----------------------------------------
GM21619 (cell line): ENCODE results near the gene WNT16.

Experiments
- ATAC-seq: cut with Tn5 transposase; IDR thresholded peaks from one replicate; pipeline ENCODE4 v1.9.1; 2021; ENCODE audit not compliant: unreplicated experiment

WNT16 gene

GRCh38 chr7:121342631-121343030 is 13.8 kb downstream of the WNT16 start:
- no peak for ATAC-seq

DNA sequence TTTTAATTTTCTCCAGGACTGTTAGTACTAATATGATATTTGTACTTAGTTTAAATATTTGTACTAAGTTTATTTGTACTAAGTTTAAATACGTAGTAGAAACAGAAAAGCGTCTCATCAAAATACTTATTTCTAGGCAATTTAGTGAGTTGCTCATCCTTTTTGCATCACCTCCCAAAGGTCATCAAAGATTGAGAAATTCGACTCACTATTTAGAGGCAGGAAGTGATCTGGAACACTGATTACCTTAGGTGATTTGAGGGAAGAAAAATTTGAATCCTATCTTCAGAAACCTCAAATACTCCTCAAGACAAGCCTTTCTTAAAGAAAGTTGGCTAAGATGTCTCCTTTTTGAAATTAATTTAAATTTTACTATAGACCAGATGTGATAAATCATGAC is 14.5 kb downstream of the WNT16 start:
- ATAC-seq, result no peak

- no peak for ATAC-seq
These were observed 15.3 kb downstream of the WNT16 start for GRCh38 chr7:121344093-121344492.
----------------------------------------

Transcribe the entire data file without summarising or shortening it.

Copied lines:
GM21619 (cell line): ENCODE results near the gene WNT16.

Experiments
- ATAC-seq: cut with Tn5 transposase; IDR thresholded peaks from one replicate; pipeline ENCODE4 v1.9.1; 2021; ENCODE audit not compliant: unreplicated experiment

WNT16 gene

GRCh38 chr7:121342631-121343030 is 13.8 kb downstream of the WNT16 start:
- no peak for ATAC-seq

DNA sequence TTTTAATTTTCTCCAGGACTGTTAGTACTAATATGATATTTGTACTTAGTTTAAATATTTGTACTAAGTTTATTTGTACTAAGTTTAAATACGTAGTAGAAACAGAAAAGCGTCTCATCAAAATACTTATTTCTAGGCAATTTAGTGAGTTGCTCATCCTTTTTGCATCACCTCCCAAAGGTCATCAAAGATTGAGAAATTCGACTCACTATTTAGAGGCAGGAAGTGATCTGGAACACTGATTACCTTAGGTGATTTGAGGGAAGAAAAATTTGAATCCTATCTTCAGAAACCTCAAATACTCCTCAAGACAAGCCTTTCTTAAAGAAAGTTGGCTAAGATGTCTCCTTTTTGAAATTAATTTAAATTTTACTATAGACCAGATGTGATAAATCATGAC is 14.5 kb downstream of the WNT16 start:
- ATAC-seq, result no peak

- no peak for ATAC-seq
These were observed 15.3 kb downstream of the WNT16 start for GRCh38 chr7:121344093-121344492.